BE IT RESOLVED that effective as of December 31, 1998, all benefits accrued to Plan participants as of such date will be frozen and no further benefits will accrue under the Plan to participants after such date.
Dkt. #58 Ex. D. On December 19, 1998, the Company issued a notice to all Plan participants stating:
This notice is to inform you that benefits attributable to the Weinberg Consulting Group, Inc. Pension Trust will be frozen effective December 31, 1998. This means that services performed only through December 31, 1998 will be included in the calculation of your accrued benefit. Thereafter, no further benefits will be earned under the Pension Trust, and hours of service performed and compensation earned after December 31, 1998, will not be included in the calculation of your accrued benefit.
Each year since 1998, the Statement of Plan Benefits provided to Plan participants reiterated that Plan benefits were frozen as of December 31, 1998, and stated, with minor variations, that "[t]he amount of [a participant's] Accrued Benefit depends upon [the participant's] years of service and the history of [the participant's] compensation with The Weinberg Group through December 31, 1998." Dkt. #59 Weinberg Decl. ¶ 4.
Plaintiff claimed that between 1996 and 2000, the Company and individual Defendants made improper benefit payments to Myron Weinberg, Arlyne Weinberg, and ten other Plan participants. See Dkt. #38 Ex. E. She claimed that in 1994, the Company and Myron and Arlyne Weinberg entered into an agreement to segregate $2,488,293 of the Plan's assets into a separate account for the sole benefit of Myron and Arlyne Weinberg. Plaintiff argued that creation of this separate account violated the Internal Revenue Code, and therefore was a breach of the individual Defendants' fiduciary duties to the Plan. She further maintained that the creation of the separate account constituted a "prohibited transaction" under ERISA. Accordingly, Plaintiff argued that the assets in the separate account continued to be Plan assets that were required to be available to provide benefits for all Plan participants, including Plaintiff herself.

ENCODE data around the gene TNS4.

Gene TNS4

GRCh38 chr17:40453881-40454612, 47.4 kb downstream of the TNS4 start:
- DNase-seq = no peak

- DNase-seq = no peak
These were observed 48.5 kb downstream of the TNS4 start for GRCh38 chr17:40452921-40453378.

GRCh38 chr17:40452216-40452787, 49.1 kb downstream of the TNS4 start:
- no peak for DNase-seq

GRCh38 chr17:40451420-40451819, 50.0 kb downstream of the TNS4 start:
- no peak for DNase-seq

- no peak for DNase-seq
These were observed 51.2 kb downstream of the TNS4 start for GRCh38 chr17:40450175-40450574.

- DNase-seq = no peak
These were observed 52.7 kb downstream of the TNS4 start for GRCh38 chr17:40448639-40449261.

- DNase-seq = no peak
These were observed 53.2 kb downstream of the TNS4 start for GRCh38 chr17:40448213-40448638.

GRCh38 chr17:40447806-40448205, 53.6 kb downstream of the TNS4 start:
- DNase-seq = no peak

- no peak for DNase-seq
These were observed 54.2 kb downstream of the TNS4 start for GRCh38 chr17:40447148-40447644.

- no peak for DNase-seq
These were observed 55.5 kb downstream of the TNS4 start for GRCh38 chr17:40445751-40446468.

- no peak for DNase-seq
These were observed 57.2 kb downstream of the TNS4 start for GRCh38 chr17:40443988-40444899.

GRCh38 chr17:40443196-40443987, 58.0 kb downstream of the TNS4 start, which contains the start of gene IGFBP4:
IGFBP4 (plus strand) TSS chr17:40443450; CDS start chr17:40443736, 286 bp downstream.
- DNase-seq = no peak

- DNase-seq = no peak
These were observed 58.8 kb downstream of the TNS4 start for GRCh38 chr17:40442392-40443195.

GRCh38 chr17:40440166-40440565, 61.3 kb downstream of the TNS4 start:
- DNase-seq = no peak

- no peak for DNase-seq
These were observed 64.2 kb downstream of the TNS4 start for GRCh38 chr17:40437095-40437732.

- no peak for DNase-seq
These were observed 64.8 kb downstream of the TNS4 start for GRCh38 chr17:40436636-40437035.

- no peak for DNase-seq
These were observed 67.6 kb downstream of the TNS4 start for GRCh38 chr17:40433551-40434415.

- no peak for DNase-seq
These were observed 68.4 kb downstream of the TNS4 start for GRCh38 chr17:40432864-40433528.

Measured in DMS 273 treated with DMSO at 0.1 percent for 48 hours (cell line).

In November 1999, the Plan assets in the separate account were paid to Myron and Arlyne Weinberg. Plaintiff claimed these payments were made without first ensuring compliance with the Treasury regulations governing distributions to highly-compensated employees and without application of the relevant Treasury regulation restrictions on lump sum distributions to highly-compensated employees.*fn4 Plaintiff also contended that at the time the distributions were made, the amount of assets in the Plan, after subtracting the amount of the distributions, did not equal or exceed 110 percent of the Plan's current liabilities, as required by Section 14.04 of the Plan's governing documents. The Company represented in a letter to the Internal Revenue Service ("IRS"), dated October 7, 2002, that there were at least ten lump sum distributions made to other highly compensated employees between 1996 and 2000. Plaintiff argued that all of these distributions violated the fiduciary duties of the Company and the individual Defendants, and constituted prohibited transactions under ERISA.
In a staff meeting on February 15, 2002, Matthew Weinberg informed all employees that the Company would no longer make any lump sum distributions of benefits to Plan participants, because, according to Plaintiff, "the Pension Plan had paid out a significant ...